Survival and Growth of Suppressed Baldcypress Reproduction in Response to Canopy Gap Creation in a North Carolina, USA SwampWetlands (2014)
Little is known of the ability of bald cypress (Taxodium distichum (L.) L.C. Rich.) in a suppressed sub canopy position to respond to increases in light. We measured 3 years of diameter growth response of long-suppressed baldcypress saplings to canopy gap creation in a hydrologically altered, water tupelo-dominated backswamp of the lower
Roanoke River floodplain in eastern North Carolina. Baldcypress saplings responded strongly to gap creation.
Saplings showed a significant positive growth trend, with mean basal area growth in gaps expanding from 2.5 cm2 in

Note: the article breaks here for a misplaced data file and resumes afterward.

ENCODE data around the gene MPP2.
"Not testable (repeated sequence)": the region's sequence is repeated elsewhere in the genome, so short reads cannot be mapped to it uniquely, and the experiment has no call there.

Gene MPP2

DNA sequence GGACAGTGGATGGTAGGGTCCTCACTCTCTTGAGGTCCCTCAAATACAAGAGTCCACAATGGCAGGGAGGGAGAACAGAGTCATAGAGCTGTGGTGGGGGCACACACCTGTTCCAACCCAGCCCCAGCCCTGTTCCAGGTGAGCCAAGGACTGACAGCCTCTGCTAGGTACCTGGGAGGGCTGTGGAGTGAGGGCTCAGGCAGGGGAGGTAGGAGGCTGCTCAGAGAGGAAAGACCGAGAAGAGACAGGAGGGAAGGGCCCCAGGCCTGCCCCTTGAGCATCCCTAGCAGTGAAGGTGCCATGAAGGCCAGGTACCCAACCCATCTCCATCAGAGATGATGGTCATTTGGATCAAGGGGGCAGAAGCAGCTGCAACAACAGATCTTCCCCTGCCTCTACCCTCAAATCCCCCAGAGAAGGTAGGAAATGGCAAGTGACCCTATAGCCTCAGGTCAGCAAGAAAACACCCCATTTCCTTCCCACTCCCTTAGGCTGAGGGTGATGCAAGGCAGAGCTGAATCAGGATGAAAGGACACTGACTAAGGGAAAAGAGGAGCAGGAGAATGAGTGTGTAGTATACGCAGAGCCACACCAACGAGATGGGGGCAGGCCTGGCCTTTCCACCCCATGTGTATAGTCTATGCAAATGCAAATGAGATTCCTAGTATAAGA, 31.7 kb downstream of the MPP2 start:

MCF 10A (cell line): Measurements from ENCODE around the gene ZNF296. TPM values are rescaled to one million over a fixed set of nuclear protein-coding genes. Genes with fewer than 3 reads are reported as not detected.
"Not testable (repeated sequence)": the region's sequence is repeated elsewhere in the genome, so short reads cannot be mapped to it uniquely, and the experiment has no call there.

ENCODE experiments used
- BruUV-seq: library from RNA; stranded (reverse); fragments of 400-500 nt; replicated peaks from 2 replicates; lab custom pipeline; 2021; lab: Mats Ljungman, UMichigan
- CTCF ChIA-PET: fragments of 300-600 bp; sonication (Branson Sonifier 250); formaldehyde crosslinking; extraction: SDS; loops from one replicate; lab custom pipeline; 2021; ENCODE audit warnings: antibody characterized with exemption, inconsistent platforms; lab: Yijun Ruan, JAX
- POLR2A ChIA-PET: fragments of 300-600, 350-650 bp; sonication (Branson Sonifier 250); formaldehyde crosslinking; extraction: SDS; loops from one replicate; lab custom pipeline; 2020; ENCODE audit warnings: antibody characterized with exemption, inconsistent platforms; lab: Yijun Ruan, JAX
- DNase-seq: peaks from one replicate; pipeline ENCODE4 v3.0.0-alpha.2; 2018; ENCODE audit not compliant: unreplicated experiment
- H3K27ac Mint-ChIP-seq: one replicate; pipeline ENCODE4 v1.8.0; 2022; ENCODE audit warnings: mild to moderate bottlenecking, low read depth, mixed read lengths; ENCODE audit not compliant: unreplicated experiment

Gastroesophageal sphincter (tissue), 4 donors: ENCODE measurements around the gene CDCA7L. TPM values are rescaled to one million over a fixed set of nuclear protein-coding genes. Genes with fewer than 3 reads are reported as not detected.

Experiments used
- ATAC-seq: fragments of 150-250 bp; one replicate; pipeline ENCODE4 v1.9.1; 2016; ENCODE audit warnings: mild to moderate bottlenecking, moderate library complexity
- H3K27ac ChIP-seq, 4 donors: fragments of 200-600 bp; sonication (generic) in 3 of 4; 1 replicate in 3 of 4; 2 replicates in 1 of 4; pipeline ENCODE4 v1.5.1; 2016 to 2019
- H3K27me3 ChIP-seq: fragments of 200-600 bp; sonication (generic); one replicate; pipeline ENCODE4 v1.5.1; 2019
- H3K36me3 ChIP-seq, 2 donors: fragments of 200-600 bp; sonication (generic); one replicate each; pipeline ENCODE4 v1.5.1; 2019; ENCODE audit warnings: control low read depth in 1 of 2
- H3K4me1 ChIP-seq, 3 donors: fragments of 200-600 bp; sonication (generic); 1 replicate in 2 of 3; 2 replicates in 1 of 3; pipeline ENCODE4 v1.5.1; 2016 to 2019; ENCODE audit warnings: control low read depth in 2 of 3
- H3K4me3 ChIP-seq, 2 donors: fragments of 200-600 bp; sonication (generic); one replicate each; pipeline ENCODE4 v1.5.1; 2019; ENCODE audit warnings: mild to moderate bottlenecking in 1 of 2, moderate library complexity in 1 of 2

year one, 4 times that of control saplings, to 8.5 cm2 in year three, 20 times that of control saplings. Within canopy gaps, a positive trend between growth and initial sapling diameter was evident, while such a trend among controls was non-existent. Mortality was similar between gap and control saplings after 1 year, but by year three gap sapling mortality had declined to 2 %, while control mortality increased to 16 %. It is clear that long-suppressed baldcypress, sometimes at the brink of death, are able to respond vigorously to an increase in light from canopy gaps with decreased mortality and increased growth. This has important implications for wetlands requiring restoration
or baldcypress management within the framework of two-age or uneven-aged silvicultural systems.
- Forested wetlands,
- sapling growth,
Publication DateSpring January 1, 2014
Citation InformationWilliam deGravelles, Steve Hutchinson and William Conner. "Survival and Growth of Suppressed Baldcypress Reproduction in Response to Canopy Gap Creation in a North Carolina, USA Swamp" Wetlands Vol. 34 (2014) p. 79 - 87
Available at: http://works.bepress.com/william_conner1/29/